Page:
Saturday, February 15, 4070 Vilas Hall, 7 p.m., free. Info
Historical fiction can often fall into the trap of letting its subjects’ fame do most of the dramatic heavy lifting. On the other hand, the best films in the genre can give life to rich reinterpretations of their subjects, finding characters that are worth investing in regardless of who they were in real life. Christopher Munch’s speculative queer drama The Hours And Times (1992) is firmly in the latter camp, turning a sensitive eye towards a mysterious bit of Beatles trivia.
The film takes place over a long weekend in 1963 when John Lennon (Ian Hart) and The Beatles’ manager, Brian Epstein (David Angus), traveled to Barcelona together. Still adjusting to the spoils of celebrity in the wake of Beatlemania, Lennon is meant to use this time to relax, as Epstein merely accompanies him to make sure he behaves himself. However, the men’s apparent romantic feelings for one another only complicate their dynamic as the trip goes on.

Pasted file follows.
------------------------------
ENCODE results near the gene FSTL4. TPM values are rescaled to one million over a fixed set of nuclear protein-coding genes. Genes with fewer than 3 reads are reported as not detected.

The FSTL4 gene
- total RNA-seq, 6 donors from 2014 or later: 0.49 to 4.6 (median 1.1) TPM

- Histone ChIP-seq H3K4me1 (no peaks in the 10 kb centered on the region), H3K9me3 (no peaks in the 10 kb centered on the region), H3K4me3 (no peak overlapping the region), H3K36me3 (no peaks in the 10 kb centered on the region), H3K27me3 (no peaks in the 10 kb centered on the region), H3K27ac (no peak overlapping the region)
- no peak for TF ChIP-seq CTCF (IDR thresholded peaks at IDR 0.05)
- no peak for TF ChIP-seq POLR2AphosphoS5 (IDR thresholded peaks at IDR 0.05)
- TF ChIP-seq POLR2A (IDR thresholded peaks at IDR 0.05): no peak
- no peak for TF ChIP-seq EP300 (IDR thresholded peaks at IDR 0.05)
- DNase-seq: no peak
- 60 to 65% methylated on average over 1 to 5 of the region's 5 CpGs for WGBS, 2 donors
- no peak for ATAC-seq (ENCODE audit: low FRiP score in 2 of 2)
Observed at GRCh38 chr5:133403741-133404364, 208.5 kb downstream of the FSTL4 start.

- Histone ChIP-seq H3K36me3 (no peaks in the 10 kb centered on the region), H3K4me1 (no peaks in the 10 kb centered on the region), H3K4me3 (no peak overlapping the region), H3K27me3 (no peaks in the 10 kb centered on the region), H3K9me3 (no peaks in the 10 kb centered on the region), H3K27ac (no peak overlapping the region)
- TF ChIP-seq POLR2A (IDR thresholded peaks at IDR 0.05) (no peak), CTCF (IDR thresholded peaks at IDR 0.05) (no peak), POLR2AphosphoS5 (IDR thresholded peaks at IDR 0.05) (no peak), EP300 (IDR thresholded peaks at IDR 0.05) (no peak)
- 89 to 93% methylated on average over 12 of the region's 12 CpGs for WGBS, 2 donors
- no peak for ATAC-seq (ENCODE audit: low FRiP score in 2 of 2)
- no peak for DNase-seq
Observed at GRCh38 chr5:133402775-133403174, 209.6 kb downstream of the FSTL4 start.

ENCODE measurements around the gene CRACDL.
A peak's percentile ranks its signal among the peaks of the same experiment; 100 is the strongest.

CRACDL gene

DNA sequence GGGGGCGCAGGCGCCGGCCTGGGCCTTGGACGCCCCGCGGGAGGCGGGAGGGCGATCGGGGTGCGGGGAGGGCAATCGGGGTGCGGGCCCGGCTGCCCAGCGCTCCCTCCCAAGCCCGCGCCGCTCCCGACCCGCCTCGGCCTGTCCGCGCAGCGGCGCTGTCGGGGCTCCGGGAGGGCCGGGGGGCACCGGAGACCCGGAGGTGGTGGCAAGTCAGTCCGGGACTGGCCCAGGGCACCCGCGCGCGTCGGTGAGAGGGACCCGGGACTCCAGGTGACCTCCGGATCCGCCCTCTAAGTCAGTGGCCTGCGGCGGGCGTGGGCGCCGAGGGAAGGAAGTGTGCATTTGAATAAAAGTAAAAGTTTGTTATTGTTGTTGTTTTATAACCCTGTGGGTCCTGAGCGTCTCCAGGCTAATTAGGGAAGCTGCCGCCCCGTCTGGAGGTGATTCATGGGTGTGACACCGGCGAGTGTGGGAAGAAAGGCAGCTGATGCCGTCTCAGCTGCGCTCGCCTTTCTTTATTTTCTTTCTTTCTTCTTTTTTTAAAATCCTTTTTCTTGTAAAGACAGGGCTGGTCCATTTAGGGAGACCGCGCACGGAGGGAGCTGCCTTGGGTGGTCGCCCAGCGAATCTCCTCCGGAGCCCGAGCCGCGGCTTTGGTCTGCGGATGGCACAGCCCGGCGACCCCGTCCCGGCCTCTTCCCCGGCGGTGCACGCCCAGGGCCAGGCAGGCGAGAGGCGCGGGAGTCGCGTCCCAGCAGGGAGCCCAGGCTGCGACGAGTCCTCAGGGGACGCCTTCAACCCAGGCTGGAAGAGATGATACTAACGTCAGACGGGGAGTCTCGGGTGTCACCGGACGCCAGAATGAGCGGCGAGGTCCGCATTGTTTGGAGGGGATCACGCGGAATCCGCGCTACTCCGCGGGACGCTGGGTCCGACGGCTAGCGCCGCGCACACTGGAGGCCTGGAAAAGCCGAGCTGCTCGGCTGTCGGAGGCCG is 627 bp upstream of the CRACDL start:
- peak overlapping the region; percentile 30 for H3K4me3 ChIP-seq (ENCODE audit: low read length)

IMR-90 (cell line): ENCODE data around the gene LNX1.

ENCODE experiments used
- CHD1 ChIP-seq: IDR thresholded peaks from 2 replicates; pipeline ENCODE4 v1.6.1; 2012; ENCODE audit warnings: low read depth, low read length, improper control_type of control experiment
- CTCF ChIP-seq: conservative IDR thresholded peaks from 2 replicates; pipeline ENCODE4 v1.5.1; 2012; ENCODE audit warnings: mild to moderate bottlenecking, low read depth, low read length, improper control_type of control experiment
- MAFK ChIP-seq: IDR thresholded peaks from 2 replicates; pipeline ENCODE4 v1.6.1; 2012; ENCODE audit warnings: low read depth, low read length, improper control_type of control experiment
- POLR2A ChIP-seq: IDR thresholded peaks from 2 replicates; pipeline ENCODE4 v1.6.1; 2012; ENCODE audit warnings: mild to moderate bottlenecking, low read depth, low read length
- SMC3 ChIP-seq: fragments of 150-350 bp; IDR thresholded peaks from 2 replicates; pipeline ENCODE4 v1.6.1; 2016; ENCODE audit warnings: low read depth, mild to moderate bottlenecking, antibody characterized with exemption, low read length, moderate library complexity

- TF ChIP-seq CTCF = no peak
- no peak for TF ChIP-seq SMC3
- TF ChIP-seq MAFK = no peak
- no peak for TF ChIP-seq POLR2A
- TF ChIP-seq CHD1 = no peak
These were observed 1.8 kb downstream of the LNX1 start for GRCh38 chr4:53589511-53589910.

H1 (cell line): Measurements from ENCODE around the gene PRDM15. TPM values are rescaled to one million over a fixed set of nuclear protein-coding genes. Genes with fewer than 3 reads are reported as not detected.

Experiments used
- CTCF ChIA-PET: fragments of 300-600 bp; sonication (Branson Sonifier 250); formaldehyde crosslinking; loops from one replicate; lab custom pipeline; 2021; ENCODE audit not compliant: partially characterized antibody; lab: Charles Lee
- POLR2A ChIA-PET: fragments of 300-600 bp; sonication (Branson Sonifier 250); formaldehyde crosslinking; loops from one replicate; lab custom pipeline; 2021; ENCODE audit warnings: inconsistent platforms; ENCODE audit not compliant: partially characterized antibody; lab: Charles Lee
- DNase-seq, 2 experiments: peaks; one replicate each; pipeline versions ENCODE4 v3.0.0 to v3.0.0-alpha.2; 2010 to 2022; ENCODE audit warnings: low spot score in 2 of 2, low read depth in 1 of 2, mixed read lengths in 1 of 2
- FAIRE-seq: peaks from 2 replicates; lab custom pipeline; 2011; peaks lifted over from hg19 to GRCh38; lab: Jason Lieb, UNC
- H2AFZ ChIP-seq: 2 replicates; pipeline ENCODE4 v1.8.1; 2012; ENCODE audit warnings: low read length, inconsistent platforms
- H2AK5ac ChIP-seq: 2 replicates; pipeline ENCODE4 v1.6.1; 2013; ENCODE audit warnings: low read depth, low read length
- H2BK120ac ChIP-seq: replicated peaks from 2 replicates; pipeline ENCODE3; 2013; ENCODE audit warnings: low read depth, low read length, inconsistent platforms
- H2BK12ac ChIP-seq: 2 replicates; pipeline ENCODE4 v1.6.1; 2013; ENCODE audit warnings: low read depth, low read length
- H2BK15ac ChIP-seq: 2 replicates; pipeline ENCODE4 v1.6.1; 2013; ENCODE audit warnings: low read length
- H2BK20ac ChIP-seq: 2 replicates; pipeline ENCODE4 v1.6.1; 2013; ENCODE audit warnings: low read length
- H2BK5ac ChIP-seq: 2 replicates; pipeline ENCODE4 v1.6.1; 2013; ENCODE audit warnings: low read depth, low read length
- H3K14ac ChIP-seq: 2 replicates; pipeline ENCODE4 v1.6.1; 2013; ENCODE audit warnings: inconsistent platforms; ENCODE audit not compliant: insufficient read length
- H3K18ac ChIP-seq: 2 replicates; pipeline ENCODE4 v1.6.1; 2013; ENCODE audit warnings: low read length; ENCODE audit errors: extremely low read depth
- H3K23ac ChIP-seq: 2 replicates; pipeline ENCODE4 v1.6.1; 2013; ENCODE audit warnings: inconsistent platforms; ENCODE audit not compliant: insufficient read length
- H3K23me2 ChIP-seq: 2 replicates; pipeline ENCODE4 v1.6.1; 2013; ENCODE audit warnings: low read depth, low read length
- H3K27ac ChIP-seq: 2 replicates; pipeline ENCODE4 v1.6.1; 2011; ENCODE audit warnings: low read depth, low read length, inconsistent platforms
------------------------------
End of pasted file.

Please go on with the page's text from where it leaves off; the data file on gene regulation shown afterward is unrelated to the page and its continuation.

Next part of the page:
Setting aside the film’s historical baggage, one finds a tender and well-acted drama about two would-be lovers constrained by forces both external and internal. Hurt’s restless and sardonic take on Lennon is a fascinating one to watch on the screen, but short 57-minute feature’s melancholy lies more in the subtleties of Angus’ performance. Though only six years older than Lennon, Angus’ Epstein bleeds a lived-in gravitas, the wisdom of a gay man who has existed on the edge of acceptability, forced to stay only in the orbit of fulfillment. It is a minor tragedy that this is David Angus’ only leading role in an already tiny filmography, which makes UCLA’s new restoration at Cinematheque all the more necessary.